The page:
Unless the front wheels spin, there are no extra losses, that is the point of faux-wheel-drive systems that are normally 100% FWD (or 100% RWD with front-wheel assist, but better inherent dynamics)
When the rear drivetrain is inactive, when the car is stationary or the rear wheels are rolling the same speed as the front wheels are pulling, the only drawback is vehicle weight. The system is designed for negligible drag losses in normal operation, to preserve MPGs. The tradeoff is that it is in no way pro-active in maintaining traction, and only activates after front traction is already lost.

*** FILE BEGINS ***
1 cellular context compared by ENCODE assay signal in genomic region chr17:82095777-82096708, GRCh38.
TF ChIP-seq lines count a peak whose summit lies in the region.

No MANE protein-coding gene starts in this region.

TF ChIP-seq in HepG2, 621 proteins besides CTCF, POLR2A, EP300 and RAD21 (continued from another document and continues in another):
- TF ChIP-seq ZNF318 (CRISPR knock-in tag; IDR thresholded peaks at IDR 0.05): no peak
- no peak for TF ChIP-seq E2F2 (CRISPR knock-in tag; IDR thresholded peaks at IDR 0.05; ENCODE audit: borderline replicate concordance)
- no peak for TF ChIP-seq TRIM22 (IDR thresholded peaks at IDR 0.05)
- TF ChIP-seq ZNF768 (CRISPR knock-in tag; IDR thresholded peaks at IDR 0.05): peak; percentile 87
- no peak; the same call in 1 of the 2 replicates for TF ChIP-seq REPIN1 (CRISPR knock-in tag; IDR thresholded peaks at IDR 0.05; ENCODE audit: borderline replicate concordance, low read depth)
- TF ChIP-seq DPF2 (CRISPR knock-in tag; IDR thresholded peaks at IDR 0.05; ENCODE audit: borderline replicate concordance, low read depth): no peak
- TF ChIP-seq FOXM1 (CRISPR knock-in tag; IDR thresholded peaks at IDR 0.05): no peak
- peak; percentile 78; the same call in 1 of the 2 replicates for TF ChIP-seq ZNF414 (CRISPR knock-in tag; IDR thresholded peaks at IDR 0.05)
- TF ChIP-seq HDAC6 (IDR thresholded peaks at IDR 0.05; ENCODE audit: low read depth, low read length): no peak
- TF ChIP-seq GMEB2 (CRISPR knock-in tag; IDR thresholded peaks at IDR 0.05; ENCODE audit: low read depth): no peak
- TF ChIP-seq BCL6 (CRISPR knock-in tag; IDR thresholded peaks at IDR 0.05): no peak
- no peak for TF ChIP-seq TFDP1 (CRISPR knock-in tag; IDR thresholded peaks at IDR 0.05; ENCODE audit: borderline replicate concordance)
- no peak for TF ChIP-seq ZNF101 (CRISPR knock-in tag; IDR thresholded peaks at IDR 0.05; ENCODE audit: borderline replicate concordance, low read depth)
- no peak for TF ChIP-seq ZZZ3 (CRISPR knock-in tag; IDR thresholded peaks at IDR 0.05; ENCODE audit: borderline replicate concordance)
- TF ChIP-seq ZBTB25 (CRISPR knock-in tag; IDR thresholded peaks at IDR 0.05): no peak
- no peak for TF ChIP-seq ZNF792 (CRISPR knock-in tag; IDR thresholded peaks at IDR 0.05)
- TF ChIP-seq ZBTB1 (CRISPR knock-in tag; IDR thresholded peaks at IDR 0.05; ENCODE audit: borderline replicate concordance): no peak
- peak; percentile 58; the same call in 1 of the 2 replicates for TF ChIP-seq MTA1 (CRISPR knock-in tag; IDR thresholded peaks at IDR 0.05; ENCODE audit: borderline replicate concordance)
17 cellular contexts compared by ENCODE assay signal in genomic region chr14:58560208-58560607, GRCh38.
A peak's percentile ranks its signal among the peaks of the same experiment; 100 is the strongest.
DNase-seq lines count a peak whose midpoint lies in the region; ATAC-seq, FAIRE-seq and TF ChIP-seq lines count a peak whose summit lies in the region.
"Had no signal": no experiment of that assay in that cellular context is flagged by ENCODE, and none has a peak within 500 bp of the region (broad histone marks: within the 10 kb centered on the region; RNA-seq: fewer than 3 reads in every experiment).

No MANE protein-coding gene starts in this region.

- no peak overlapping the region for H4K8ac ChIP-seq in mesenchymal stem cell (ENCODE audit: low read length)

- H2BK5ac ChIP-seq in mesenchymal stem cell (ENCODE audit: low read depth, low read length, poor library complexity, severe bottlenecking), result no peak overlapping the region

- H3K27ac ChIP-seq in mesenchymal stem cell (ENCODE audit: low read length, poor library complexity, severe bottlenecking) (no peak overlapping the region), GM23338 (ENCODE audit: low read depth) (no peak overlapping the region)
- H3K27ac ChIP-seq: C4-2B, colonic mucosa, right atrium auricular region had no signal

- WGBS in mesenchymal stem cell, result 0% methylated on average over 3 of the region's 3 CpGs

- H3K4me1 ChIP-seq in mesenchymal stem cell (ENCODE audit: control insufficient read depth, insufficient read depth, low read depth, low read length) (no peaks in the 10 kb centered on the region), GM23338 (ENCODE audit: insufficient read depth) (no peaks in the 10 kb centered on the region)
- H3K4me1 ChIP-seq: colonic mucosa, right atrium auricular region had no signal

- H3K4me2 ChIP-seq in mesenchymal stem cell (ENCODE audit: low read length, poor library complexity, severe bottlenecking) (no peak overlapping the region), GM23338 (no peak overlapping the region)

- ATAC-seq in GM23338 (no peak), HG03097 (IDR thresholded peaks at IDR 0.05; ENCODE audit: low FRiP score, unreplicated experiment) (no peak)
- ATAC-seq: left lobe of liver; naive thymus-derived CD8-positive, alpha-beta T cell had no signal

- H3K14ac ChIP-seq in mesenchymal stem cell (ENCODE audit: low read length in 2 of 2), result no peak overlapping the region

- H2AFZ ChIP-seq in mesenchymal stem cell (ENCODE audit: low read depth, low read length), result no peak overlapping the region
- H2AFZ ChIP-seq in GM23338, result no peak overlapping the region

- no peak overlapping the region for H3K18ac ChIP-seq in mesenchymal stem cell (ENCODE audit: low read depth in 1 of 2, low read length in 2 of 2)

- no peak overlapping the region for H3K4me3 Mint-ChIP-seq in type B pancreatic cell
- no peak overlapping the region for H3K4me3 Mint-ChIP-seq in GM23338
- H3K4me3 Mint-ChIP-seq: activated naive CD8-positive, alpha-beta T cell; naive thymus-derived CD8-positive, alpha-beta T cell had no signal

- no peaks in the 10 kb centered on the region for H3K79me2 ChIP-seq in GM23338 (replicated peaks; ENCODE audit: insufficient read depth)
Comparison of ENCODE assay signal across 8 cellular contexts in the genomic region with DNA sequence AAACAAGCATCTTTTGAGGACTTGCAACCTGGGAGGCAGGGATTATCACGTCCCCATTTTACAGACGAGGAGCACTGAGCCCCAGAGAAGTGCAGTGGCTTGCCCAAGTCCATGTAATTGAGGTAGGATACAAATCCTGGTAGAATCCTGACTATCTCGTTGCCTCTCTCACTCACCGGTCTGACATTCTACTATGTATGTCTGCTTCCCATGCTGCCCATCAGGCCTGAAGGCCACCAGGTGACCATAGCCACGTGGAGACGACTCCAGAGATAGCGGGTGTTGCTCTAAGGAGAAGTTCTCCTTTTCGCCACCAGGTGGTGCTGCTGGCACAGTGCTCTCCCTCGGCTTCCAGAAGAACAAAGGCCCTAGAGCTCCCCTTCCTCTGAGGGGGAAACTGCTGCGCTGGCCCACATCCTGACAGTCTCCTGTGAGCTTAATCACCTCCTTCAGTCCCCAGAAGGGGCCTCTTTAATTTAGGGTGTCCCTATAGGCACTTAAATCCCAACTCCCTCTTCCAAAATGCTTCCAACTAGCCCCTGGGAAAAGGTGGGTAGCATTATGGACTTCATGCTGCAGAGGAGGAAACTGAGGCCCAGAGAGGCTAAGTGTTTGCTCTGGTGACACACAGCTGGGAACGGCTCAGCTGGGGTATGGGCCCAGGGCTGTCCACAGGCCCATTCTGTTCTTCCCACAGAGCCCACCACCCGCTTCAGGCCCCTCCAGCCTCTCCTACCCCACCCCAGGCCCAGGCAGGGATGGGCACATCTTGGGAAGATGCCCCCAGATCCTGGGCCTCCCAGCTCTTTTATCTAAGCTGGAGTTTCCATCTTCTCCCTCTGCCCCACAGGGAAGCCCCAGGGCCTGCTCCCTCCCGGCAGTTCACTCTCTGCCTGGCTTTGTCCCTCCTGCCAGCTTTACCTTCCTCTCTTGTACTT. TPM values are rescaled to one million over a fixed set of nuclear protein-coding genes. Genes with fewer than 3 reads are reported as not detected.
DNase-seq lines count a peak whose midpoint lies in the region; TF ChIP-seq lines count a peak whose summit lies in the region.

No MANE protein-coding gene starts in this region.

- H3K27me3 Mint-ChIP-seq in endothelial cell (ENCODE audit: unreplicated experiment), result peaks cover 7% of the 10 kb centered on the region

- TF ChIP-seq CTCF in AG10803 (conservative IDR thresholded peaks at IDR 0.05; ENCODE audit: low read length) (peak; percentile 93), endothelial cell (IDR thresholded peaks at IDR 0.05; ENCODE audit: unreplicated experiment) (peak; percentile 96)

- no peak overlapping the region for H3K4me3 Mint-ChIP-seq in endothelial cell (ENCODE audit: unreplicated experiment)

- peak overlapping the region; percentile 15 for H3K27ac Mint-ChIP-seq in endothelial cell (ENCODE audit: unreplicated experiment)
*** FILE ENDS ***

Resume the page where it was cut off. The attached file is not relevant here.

The rear wheels are not normally engaged, and only engage when viscous fluid heats up due to speed differential between the front transaxle an the rear differential either being still, or playing come-along.
And really, there isn't much reason for Paceman and Countryman not to have a 2.0T. I guess I forgot, or didn't realize that the turbo engine was 1.6 liters, considering how ubiquitous 2.0 liter turbo 4s are becoming... it is like some sort of common confluence that everybody thinks 500ccs per cylinder with 4-cylinders is some sort of magic number now.
At least Evoque has the 2.0T, and a more involved, but similarly laid-out AWD system.